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Abdominoscrotal hydrocele (ASH) is an uncommon entity. Although various theories on the development of ASH have been proposed, its etiology is still unclear. According to several etiological theories, it is necessary that ASH have communication with the peritoneum. We present a case of bilateral ASH that had no communication with the peritoneum.
Abdominoscrotal hydrocele (ASH) is an unusual condition in which a scrotal hydrocele has a dumbbell-shaped extension through the deep ring into the abdomen. Although various theories about the development of ASH have been proposed, they do not explain why ASH is rare while communicating scrotal hydroceles are frequent in children. Herein we report a case of bilateral ASH that had no communication with the peritoneum.
A 3-month-old boy was referred with a history of bilateral scrotal hydroceles since birth. On physical examination, large inguinoscrotal hydroceles were noted on both sides. After a 3-month period of observation, ultrasonography (US) showed extension of the bilateral hydroceles through the inguinal canal into the abdomen. Magnetic resonance imaging (MRI) confirmed the US findings [Figure 1]. Surgical repair was scheduled for 2 months later. Laparoscopy was performed through an infraumbilical incision before hydrocelectomies. No patent processus vaginalis was found on either side. The abdominal cavity was compressed extraperitoneally by the abdominal component of the right ASH [Figure 2]. Subsequently, bilateral hydrocelectomies were performed through bilateral inguinal incisions. The procedure was difficult because of adherence of the hydroceles to the spermatic cord. No obvious communication between the peritoneum and the hydrocele was found on either side. Only thin connective tissues were observed. The abdominal portion of the ASH was completely resected, whereas the inguinoscrotal portion was reduced with particular attention to the spermatic vessels and vas deferens. Bilateral high ligations of the peritoneum at the internal inguinal ring (IR) were added to prevent inguinal hernias because the IRs were enlarged by the hydroceles. The patient has been doing well postoperatively without evidence of recurrence.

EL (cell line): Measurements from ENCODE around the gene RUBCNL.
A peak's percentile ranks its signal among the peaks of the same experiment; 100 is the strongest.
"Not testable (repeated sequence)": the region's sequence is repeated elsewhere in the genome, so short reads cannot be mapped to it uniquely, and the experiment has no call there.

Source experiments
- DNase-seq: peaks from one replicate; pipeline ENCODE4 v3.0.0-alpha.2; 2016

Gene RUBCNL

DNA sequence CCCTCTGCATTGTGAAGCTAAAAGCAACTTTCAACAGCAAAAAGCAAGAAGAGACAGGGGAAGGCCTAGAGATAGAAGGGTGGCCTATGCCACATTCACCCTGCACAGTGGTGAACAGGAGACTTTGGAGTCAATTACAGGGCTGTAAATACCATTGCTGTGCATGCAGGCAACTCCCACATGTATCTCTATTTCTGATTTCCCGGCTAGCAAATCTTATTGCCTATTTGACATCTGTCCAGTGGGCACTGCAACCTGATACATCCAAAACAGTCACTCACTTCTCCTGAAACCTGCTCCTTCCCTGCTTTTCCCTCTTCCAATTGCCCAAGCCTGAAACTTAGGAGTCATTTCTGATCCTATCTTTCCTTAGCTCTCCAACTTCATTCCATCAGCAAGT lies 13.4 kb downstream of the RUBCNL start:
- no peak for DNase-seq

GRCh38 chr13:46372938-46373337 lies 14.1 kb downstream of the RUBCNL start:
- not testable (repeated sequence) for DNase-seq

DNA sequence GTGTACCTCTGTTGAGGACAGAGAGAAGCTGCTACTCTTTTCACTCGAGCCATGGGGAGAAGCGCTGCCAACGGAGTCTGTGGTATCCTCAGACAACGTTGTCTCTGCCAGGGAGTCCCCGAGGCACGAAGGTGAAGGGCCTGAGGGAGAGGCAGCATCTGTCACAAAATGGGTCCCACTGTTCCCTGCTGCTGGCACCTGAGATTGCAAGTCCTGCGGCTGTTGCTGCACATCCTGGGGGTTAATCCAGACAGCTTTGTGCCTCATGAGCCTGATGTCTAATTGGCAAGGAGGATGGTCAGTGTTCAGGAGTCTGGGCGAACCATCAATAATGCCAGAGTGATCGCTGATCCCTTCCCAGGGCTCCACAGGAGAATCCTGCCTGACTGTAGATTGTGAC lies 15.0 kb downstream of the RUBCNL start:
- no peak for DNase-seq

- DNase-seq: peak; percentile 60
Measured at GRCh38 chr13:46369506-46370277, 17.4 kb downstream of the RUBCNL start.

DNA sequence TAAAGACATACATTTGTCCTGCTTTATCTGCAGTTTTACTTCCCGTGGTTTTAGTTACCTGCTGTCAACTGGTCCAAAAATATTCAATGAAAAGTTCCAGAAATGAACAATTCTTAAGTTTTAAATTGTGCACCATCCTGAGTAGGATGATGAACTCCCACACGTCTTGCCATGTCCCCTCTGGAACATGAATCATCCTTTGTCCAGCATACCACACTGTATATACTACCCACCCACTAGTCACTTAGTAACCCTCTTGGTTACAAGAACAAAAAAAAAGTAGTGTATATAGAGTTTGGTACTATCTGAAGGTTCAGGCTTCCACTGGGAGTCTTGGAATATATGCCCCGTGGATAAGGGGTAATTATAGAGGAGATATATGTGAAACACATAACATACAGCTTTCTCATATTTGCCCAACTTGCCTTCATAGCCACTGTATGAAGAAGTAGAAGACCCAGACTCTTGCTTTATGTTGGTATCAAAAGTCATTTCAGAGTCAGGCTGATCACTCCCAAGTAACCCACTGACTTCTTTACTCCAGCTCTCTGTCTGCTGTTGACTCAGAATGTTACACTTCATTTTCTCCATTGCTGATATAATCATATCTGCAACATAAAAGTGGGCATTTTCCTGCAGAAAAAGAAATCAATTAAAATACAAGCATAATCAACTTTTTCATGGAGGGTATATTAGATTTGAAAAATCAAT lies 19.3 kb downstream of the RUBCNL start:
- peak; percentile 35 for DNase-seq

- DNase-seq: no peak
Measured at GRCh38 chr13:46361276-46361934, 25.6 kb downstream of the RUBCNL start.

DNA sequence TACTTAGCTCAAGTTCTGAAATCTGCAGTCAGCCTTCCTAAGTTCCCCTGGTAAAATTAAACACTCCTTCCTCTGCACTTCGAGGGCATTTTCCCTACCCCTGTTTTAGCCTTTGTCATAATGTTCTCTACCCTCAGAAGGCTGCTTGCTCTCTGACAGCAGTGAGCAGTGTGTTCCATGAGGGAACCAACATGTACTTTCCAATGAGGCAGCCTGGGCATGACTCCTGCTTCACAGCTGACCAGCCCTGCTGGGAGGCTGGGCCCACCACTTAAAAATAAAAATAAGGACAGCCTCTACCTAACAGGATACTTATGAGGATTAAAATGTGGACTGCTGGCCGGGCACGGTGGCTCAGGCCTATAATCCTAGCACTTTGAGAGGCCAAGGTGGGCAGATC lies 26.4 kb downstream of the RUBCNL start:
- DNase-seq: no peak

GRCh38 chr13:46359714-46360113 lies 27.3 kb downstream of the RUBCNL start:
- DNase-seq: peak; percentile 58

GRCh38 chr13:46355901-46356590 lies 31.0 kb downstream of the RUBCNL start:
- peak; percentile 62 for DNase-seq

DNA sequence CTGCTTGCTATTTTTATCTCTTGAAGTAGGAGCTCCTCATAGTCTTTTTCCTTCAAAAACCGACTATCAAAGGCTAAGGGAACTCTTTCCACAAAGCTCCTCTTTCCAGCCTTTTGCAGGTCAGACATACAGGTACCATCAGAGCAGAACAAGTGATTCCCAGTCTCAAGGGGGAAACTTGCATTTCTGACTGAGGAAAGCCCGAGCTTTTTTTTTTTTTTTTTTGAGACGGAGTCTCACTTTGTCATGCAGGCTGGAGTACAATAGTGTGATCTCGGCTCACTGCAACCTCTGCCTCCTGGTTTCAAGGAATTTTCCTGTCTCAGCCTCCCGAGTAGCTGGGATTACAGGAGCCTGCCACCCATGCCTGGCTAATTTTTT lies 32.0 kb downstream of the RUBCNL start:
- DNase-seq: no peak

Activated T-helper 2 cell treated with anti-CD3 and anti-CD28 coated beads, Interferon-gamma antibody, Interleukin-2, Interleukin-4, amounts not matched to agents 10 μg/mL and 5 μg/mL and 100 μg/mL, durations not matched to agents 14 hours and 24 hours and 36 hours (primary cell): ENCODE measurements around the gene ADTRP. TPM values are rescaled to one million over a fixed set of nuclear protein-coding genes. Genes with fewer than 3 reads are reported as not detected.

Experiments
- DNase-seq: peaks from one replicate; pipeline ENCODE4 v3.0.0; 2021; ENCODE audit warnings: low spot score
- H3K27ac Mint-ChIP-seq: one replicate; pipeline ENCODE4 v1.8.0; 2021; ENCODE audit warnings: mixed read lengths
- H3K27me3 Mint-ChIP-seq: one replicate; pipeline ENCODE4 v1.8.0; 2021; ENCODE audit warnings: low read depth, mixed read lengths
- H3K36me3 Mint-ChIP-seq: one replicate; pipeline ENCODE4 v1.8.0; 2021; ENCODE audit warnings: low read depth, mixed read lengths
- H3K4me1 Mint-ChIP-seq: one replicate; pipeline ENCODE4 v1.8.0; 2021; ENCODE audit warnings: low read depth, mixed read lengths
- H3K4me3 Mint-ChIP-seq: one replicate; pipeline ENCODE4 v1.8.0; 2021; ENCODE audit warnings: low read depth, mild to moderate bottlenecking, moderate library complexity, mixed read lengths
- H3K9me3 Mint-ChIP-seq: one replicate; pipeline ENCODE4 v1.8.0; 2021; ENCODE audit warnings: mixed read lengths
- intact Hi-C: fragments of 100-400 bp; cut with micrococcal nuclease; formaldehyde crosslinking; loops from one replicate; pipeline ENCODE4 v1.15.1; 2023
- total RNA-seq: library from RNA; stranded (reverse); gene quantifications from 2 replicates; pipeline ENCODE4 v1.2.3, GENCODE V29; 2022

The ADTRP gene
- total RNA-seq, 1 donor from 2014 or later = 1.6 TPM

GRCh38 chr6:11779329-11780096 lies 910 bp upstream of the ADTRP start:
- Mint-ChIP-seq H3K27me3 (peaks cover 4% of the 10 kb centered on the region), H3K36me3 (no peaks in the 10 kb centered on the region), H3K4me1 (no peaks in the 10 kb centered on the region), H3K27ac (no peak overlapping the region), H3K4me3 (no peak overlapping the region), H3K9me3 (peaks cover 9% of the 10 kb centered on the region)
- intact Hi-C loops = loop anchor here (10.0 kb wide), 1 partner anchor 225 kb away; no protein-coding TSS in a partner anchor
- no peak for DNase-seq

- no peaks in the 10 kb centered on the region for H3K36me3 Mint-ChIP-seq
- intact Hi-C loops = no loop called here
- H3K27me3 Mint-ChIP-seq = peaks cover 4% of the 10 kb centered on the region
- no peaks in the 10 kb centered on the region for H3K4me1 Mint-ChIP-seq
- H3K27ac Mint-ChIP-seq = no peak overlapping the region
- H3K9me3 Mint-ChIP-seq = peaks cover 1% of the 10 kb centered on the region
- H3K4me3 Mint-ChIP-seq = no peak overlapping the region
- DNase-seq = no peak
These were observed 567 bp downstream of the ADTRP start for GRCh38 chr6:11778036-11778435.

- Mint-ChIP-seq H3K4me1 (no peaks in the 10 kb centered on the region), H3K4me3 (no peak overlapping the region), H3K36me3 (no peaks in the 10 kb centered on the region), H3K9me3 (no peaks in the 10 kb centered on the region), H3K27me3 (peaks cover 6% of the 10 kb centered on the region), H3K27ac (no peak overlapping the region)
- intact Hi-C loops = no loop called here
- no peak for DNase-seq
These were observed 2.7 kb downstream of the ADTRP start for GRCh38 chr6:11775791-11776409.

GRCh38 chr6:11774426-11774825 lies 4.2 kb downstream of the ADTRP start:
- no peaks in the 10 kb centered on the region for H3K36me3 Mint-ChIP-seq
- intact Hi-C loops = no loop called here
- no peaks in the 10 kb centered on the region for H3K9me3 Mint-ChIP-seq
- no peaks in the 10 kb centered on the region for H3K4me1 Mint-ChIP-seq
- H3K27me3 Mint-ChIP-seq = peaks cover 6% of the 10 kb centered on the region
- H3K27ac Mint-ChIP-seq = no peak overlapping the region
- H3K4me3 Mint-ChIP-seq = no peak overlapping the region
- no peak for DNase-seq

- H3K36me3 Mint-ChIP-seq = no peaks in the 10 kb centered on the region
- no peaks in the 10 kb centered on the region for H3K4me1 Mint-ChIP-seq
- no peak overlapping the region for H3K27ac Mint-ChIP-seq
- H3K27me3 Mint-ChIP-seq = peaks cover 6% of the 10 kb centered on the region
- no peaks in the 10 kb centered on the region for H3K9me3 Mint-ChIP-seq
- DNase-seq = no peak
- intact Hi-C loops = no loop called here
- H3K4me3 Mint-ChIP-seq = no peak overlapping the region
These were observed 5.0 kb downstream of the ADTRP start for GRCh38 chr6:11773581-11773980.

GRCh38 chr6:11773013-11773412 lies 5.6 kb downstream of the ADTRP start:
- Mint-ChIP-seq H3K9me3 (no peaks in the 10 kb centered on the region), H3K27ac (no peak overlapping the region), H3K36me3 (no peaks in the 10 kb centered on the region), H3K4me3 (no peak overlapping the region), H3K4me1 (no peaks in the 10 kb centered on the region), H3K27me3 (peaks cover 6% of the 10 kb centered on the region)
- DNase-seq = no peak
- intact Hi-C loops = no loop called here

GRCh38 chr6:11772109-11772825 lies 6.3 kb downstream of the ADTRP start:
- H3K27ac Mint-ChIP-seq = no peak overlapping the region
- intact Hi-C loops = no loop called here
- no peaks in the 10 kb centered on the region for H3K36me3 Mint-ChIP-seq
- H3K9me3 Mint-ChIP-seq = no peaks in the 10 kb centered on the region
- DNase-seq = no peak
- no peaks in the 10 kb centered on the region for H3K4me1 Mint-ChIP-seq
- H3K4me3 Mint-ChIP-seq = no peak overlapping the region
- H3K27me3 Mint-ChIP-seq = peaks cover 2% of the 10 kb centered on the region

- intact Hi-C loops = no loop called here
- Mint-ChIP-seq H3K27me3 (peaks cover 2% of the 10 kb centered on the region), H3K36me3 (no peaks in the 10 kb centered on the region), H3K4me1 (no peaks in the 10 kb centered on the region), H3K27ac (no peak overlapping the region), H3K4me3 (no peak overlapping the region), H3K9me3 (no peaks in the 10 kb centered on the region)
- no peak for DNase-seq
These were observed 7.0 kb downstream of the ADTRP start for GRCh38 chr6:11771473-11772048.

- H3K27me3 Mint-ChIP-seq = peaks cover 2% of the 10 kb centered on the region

ASH is an uncommon entity. There are different theories to explain the development of this condition. According to several theories, the peritoneal communication is necessary, and the hydrocele has a one-way valve mechanism. The valve mechanism does not adequately account for the development of ASH in our case because there was no obvious communication between the peritoneum and the hydrocele according to laparoscopic and surgical findings. We suggest another mechanism of the development of ASH. ASHs without communication may result from increased production or decreased resorption of serous fluid such as non-communicating hydroceles in adults.
Early surgical correction of ASH had been recommended because spontaneous resolution had not been documented. However, surgery is often difficult because of adherence of the hydrocele to the cord structures such as that seen in our case. The scrotal approach reported by Belman can be used as an alternative method if no communication is identified between the hydrocele and the peritoneum by laparoscopy. Recently, spontaneous resolution of ASH has been documented in several reports.[4,5] Watchful waiting is an alternative option, although it may be difficult to persuade parents concerned about a large scrotal swelling.
ASHs that have no communication with the peritoneum may result from the same mechanism as non-communicating hydroceles in adults. Particular attention should be paid to the spermatic vessels and vas deferens during transinguinal excision because the sac might be adherent to the cord structures.
Source of Support: Nil
Conflict of Interest: None declared.